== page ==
Fleet News

Standardised grading scheme aims to take inconsistencies out of valuations

The National Association of Motor Auctions (NAMA) will launch a standardised grading system for the condition of used cars in the first quarter of 2012.

It hopes that an industry-wide standard will help auction customers when buying cars, eliminating some of the inconsistencies in the way different auction houses grade vehicles, and prove particularly helpful to online buyers.

However, a number of leasing companies are concerned that it will give auction houses ammunition to go back to the seller and get the vehicle’s reserve lowered.

John Lewis, chief executive at the BVRLA, echoed those fears in a recent BVRLA newsletter when he said: “We are naturally concerned that the auction houses could undervalue vehicles by putting them in a lower condition category in order to avoid any challenges from buyers.”

Undervalued vehicles would force leasing companies to reassess their contract hire rates, potentially raising monthly fees to offset the anticipated lower re-sale values.

For outright purchase fleets and those taking all or sharing in the residual value risk, the NAMA grading system could improve consistency when selling vehicles through a variety of auction companies, but, equally, any undervaluing could cost them money.

Since raising his initial concerns, Lewis told Fleet News that the BVRLA had now been asked to help in the development of the new system.

“We are now in discussions with the NAMA group responsible for progressing this work and it wouldn’t be appropriate to comment on the project at this stage,” he added.

NAMA refuted suggestions that an industry standard will lead to an undervaluing of vehicles, adding “the new grading system will have the benefit of transparency and will help customers recognise the type of vehicles they wish to buy”.

Work started on the scheme around six months ago and Adrian Rushmore, managing editor of Glass’s, who has been working with NAMA on the grading system, explained the importance of establishing alignment between the prices achieved at auction and the corresponding values.

“This grading project is the first serious attempt ever to determine prices in relation to condition,” said Rushmore. “It will go a long way to remove the confusion around market prices.

“To this end it is worth noting that as much as 30% of a vehicle price could be attributable to condition alone. We will also be able to produce values that are more targeted.

“As the market gains more confidence around price and learns to make the necessary condition adjustments in arriving at realistic reserve prices, the whole process of selling and buying cars will be more efficient.”

NAMA states that, like many of the grading systems currently in use by its members, it anticipates working with a five-tier system, while the exact details are still under development.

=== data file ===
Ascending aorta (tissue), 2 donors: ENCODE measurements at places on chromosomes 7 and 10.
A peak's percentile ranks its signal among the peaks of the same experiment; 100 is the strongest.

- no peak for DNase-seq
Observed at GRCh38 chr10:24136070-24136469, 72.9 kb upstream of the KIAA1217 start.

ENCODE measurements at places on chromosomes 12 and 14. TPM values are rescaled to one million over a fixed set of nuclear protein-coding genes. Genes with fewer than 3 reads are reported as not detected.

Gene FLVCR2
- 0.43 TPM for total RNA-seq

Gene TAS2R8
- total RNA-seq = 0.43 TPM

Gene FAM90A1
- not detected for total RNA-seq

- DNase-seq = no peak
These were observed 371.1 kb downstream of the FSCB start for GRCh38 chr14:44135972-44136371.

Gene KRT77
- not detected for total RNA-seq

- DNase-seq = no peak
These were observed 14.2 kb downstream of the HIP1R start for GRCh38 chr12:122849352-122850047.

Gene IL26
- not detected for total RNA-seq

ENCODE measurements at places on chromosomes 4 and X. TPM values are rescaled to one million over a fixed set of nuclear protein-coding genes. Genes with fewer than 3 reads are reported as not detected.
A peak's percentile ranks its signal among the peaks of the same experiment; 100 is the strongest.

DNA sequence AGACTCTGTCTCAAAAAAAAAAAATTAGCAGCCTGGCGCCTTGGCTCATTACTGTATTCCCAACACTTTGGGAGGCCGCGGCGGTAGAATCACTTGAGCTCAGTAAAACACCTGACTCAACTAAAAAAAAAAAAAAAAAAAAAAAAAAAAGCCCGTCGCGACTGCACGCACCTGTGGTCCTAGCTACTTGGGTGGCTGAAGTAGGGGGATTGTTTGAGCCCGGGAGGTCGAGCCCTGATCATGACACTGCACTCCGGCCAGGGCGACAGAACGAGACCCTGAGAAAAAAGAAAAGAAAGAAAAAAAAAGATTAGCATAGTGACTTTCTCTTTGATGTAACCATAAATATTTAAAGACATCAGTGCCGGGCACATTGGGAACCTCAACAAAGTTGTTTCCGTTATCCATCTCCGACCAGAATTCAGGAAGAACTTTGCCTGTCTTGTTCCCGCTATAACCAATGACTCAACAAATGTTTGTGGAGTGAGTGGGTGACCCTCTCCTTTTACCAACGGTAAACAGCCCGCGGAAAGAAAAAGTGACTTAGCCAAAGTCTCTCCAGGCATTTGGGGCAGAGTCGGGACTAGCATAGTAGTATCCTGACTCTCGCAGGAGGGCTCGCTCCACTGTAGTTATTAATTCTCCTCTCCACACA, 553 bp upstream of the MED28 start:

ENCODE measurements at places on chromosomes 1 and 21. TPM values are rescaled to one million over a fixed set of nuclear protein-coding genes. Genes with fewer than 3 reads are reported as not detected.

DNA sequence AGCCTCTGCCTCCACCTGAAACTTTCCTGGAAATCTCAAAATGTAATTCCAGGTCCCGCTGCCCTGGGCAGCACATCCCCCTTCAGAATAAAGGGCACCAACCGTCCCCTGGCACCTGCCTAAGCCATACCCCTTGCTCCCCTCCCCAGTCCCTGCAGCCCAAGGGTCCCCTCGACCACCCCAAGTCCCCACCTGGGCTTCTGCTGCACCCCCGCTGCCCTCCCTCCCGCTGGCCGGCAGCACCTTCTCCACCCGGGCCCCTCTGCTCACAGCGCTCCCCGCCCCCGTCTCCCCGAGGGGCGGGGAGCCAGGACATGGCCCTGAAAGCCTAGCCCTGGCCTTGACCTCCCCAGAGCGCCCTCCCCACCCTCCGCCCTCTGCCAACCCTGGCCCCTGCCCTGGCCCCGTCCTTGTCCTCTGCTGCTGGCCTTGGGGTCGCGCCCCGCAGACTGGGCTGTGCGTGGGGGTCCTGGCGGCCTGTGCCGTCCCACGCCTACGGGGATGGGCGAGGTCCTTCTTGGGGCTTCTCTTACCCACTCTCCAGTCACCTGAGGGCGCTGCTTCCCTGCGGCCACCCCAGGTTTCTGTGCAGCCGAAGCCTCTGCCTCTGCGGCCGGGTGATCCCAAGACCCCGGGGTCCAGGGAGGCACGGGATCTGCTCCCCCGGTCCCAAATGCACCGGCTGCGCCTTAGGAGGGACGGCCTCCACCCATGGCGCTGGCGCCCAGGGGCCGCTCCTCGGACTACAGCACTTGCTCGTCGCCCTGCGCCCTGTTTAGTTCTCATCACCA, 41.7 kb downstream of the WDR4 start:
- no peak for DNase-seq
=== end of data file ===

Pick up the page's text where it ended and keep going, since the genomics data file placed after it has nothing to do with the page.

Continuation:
It is speaking to auction companies, leasing companies, dealers and trade associations to ensure buy-in for the new voluntary system.

Tim Hudson, deputy chairman of NAMA and managing director of Aston Barclay, said: “We are very aware of the sensitivities of this topic and consequently are engaging in a number of conversations and welcome any concerns or views from any interested parties.”

CAP also welcomed the grading scheme, as it introduces changes to its own forecasting and valuation systems. It analyses more than one million pieces of transactional data, but has been over-reliant on auction information in the past. It now speaks to other remarketing companies to get more data on vehicles being sold by manufacturers, dealers and car supermarkets.

Working towards a common approach

Both BCA and Manheim have been heavily involved in the development of NAMA’s grading system.

BCA’s communications director Tony Gannon explained how it had introduced an appraisal and grading system some time ago, with other auction companies doing likewise but independently.

He said: “NAMA is working towards a common approach for the industry.”

BCA’s Auto Grade system automatically generates a vehicle condition grade based on the defects identified, as opposed to the appraiser deciding on the grade to be applied from one to five.

The purpose is to identify and describe any interior and exterior defects on a vehicle, not to record any mechanical defects. BCA said this gives buyers confidence and vendors a consistent appraisal of vehicles.

Manheim similarly employs a five grade system, from A-E, for a vehicle’s exterior and interior condition. It told Fleet News that the standardised grading system would offer an objective point scoring approach that gives the entire industry pre-defined standards to benchmark against.

Manheim also wanted to allay any industry fears. A spokesman said: “The new grading system will lead to a more balanced and accurate approach to the valuations of vehicles. This means that all vehicles are appraised and graded with exactly the same objective process regardless of which auction business or inspector has inspected the vehicle.”

 


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